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Closer to the earth than it has been in over twenty years, stargazers will see a moon 14 per cent bigger and 30 per cent brighter than usual.
So as astrologists get ready for what will be a once-in-a- lifetime phenomenon, we give you everything you need to know about this weekend’s supermoon.
The scientific name for a “supermoon” is a perigee moon, perigee meaning “closest point to earth”. It refers to the phenomenon when the moon is in its “full moon” stage, and at its closest point to earth during its yearly orbit. With the moon being closer, it appears far bigger and far brighter. Estimates believe that this Sunday’s supermoon will appear over 14 per cent bigger and 30 per cent brighter to stargazers below.
The supermoon on Sunday will be the second in a trio of supermoons this summer, with one having happened on 12 July and the next one due to appear on 9 September. To have three in such close proximity is very rare and it is not expected that this will happen again until 2034. In general, supermoons occur on average every 13 months.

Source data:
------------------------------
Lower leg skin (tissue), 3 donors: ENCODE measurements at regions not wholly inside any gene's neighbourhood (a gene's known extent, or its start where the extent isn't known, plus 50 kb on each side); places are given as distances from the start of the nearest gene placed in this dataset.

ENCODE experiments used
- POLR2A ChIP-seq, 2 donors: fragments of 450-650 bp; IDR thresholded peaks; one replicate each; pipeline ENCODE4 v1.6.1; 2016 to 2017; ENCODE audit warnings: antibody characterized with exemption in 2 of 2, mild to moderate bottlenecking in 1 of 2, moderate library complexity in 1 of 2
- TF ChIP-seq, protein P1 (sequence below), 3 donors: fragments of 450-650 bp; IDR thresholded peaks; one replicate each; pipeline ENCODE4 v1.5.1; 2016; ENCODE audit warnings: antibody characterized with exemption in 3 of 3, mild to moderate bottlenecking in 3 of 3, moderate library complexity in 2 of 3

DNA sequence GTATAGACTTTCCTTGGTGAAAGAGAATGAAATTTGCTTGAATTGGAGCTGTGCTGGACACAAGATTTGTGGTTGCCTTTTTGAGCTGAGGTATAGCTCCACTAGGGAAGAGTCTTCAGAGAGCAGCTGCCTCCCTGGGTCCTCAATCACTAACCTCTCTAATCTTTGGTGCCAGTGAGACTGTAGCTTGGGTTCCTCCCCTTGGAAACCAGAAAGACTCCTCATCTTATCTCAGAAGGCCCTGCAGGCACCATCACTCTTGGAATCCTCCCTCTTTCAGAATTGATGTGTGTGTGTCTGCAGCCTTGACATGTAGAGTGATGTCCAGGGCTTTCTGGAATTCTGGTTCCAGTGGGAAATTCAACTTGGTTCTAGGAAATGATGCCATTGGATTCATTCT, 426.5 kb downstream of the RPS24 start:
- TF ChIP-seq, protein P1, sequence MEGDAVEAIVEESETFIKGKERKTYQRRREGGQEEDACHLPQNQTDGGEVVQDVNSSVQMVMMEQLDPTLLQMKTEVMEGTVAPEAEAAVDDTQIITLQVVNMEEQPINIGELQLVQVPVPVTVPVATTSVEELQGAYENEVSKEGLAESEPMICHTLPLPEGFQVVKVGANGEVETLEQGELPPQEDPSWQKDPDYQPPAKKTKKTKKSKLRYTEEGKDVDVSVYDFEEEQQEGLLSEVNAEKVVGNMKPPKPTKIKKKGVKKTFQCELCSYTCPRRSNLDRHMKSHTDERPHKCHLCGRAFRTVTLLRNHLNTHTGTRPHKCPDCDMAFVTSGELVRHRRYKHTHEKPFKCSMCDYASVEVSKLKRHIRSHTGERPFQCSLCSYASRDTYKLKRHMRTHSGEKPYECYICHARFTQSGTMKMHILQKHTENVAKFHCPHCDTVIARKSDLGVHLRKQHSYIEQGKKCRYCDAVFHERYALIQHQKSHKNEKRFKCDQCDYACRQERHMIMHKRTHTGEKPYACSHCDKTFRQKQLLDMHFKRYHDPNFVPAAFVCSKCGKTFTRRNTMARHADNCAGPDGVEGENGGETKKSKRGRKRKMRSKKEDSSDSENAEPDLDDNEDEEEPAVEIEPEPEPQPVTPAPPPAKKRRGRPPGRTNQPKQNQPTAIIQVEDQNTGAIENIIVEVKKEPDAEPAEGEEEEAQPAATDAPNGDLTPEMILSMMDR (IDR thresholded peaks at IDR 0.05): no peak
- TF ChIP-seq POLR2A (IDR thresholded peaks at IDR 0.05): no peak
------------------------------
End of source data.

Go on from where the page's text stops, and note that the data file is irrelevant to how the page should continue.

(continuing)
10 August, 2014
9 September, 2014
28 September, 2015
14 November, 2016
2 January, 2018
According to astronomers, Sunday will see the moon closer to earth than it has been in the last 20 years. For just 26 minutes at around 6.10pm, the moon will reach its full perigee stage, taking it to within 221,765 miles of earth.
Sunday’s supermoon will also coincide with the Perseid meteor shower, a yearly occurrence that will see more than 100 meteors appear in our skies over the weekend.
With the moon being so close to the earth it will have an impact on Britain’s coast. Spring tides are expected and this will see those that live on the coast experiencing higher tides than normal for this time of year.
Nevertheless, it is not believed that these will lead to any flooding in Britain, as storms and bad weather are needed to accompany the rising tides to cause any significant tidal damage. With this weekend’s weather forecast predicting only showers, those that live near the coast should be fine.
If you want the best view of Sunday’s supermoon, you should head to northern Scotland. According to scientists, this is where the moon will appear lowest on the horizon in Britain, giving budding astronomers great views of the phenomena.